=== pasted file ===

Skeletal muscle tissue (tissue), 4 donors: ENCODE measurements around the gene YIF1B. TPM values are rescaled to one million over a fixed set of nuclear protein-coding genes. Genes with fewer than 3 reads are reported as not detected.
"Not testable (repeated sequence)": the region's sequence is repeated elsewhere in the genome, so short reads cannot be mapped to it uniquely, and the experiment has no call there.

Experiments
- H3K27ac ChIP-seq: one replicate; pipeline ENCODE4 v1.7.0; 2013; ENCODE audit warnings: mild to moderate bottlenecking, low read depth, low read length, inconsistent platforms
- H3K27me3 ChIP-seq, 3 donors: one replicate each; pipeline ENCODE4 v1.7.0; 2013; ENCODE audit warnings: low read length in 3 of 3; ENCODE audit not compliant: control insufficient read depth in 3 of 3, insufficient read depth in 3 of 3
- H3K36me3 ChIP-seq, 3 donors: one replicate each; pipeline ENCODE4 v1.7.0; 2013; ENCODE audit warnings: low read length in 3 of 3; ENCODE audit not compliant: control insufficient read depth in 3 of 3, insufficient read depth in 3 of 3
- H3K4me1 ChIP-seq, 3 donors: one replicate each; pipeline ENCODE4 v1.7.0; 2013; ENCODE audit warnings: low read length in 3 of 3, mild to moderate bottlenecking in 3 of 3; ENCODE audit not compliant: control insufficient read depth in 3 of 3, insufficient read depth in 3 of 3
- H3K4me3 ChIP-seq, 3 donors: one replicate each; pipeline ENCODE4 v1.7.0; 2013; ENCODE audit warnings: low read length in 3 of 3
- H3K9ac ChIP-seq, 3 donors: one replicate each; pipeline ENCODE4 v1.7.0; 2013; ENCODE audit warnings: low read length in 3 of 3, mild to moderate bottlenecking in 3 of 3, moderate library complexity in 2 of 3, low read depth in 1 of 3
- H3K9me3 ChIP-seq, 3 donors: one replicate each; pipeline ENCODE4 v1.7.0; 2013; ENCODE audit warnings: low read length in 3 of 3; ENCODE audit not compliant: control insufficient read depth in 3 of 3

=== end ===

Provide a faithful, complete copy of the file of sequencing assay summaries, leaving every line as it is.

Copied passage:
Skeletal muscle tissue (tissue), 4 donors: ENCODE measurements around the gene YIF1B. TPM values are rescaled to one million over a fixed set of nuclear protein-coding genes. Genes with fewer than 3 reads are reported as not detected.
"Not testable (repeated sequence)": the region's sequence is repeated elsewhere in the genome, so short reads cannot be mapped to it uniquely, and the experiment has no call there.

Experiments
- H3K27ac ChIP-seq: one replicate; pipeline ENCODE4 v1.7.0; 2013; ENCODE audit warnings: mild to moderate bottlenecking, low read depth, low read length, inconsistent platforms
- H3K27me3 ChIP-seq, 3 donors: one replicate each; pipeline ENCODE4 v1.7.0; 2013; ENCODE audit warnings: low read length in 3 of 3; ENCODE audit not compliant: control insufficient read depth in 3 of 3, insufficient read depth in 3 of 3
- H3K36me3 ChIP-seq, 3 donors: one replicate each; pipeline ENCODE4 v1.7.0; 2013; ENCODE audit warnings: low read length in 3 of 3; ENCODE audit not compliant: control insufficient read depth in 3 of 3, insufficient read depth in 3 of 3
- H3K4me1 ChIP-seq, 3 donors: one replicate each; pipeline ENCODE4 v1.7.0; 2013; ENCODE audit warnings: low read length in 3 of 3, mild to moderate bottlenecking in 3 of 3; ENCODE audit not compliant: control insufficient read depth in 3 of 3, insufficient read depth in 3 of 3
- H3K4me3 ChIP-seq, 3 donors: one replicate each; pipeline ENCODE4 v1.7.0; 2013; ENCODE audit warnings: low read length in 3 of 3
- H3K9ac ChIP-seq, 3 donors: one replicate each; pipeline ENCODE4 v1.7.0; 2013; ENCODE audit warnings: low read length in 3 of 3, mild to moderate bottlenecking in 3 of 3, moderate library complexity in 2 of 3, low read depth in 1 of 3
- H3K9me3 ChIP-seq, 3 donors: one replicate each; pipeline ENCODE4 v1.7.0; 2013; ENCODE audit warnings: low read length in 3 of 3; ENCODE audit not compliant: control insufficient read depth in 3 of 3